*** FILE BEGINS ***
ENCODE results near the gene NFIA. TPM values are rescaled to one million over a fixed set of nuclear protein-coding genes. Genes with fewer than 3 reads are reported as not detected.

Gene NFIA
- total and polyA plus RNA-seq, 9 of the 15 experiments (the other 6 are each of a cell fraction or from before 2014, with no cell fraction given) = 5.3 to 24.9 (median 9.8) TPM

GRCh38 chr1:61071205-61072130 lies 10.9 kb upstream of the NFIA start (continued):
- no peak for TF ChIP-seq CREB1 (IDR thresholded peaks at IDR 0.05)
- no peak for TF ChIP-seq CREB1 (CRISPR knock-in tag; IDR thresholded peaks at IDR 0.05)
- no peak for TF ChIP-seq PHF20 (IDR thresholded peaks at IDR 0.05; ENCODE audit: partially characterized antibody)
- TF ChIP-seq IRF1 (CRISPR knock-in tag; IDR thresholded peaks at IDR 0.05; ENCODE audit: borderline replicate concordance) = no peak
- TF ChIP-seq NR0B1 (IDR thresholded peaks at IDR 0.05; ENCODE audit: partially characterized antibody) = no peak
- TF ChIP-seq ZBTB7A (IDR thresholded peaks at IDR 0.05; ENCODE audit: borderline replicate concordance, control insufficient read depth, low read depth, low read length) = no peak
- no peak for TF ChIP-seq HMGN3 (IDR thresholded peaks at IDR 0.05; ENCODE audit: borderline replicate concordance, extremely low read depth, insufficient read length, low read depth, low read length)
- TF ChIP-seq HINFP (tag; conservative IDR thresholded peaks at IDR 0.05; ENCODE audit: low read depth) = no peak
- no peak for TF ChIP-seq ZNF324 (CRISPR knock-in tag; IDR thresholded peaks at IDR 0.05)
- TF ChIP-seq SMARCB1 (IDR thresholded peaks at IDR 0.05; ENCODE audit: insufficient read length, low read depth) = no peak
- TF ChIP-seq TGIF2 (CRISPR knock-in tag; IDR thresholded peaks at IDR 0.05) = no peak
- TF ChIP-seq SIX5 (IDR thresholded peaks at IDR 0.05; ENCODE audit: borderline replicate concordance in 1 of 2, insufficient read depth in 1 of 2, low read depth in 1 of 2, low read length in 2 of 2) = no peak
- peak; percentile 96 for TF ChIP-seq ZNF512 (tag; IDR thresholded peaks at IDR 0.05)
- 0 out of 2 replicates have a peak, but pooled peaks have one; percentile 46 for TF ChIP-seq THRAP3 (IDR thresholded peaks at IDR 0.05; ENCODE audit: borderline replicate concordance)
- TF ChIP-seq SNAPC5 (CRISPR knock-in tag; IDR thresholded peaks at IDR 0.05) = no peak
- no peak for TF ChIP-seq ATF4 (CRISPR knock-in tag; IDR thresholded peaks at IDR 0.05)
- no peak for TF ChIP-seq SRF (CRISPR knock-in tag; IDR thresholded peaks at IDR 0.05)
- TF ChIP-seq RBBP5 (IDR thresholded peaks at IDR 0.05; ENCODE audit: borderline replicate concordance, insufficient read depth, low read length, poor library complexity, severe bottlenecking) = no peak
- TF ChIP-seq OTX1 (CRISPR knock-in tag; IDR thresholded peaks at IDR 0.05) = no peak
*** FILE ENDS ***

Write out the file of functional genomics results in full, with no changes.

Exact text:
ENCODE results near the gene NFIA. TPM values are rescaled to one million over a fixed set of nuclear protein-coding genes. Genes with fewer than 3 reads are reported as not detected.

Gene NFIA
- total and polyA plus RNA-seq, 9 of the 15 experiments (the other 6 are each of a cell fraction or from before 2014, with no cell fraction given) = 5.3 to 24.9 (median 9.8) TPM

GRCh38 chr1:61071205-61072130 lies 10.9 kb upstream of the NFIA start (continued):
- no peak for TF ChIP-seq CREB1 (IDR thresholded peaks at IDR 0.05)
- no peak for TF ChIP-seq CREB1 (CRISPR knock-in tag; IDR thresholded peaks at IDR 0.05)
- no peak for TF ChIP-seq PHF20 (IDR thresholded peaks at IDR 0.05; ENCODE audit: partially characterized antibody)
- TF ChIP-seq IRF1 (CRISPR knock-in tag; IDR thresholded peaks at IDR 0.05; ENCODE audit: borderline replicate concordance) = no peak
- TF ChIP-seq NR0B1 (IDR thresholded peaks at IDR 0.05; ENCODE audit: partially characterized antibody) = no peak
- TF ChIP-seq ZBTB7A (IDR thresholded peaks at IDR 0.05; ENCODE audit: borderline replicate concordance, control insufficient read depth, low read depth, low read length) = no peak
- no peak for TF ChIP-seq HMGN3 (IDR thresholded peaks at IDR 0.05; ENCODE audit: borderline replicate concordance, extremely low read depth, insufficient read length, low read depth, low read length)
- TF ChIP-seq HINFP (tag; conservative IDR thresholded peaks at IDR 0.05; ENCODE audit: low read depth) = no peak
- no peak for TF ChIP-seq ZNF324 (CRISPR knock-in tag; IDR thresholded peaks at IDR 0.05)
- TF ChIP-seq SMARCB1 (IDR thresholded peaks at IDR 0.05; ENCODE audit: insufficient read length, low read depth) = no peak
- TF ChIP-seq TGIF2 (CRISPR knock-in tag; IDR thresholded peaks at IDR 0.05) = no peak
- TF ChIP-seq SIX5 (IDR thresholded peaks at IDR 0.05; ENCODE audit: borderline replicate concordance in 1 of 2, insufficient read depth in 1 of 2, low read depth in 1 of 2, low read length in 2 of 2) = no peak
- peak; percentile 96 for TF ChIP-seq ZNF512 (tag; IDR thresholded peaks at IDR 0.05)
- 0 out of 2 replicates have a peak, but pooled peaks have one; percentile 46 for TF ChIP-seq THRAP3 (IDR thresholded peaks at IDR 0.05; ENCODE audit: borderline replicate concordance)
- TF ChIP-seq SNAPC5 (CRISPR knock-in tag; IDR thresholded peaks at IDR 0.05) = no peak
- no peak for TF ChIP-seq ATF4 (CRISPR knock-in tag; IDR thresholded peaks at IDR 0.05)
- no peak for TF ChIP-seq SRF (CRISPR knock-in tag; IDR thresholded peaks at IDR 0.05)
- TF ChIP-seq RBBP5 (IDR thresholded peaks at IDR 0.05; ENCODE audit: borderline replicate concordance, insufficient read depth, low read length, poor library complexity, severe bottlenecking) = no peak
- TF ChIP-seq OTX1 (CRISPR knock-in tag; IDR thresholded peaks at IDR 0.05) = no peak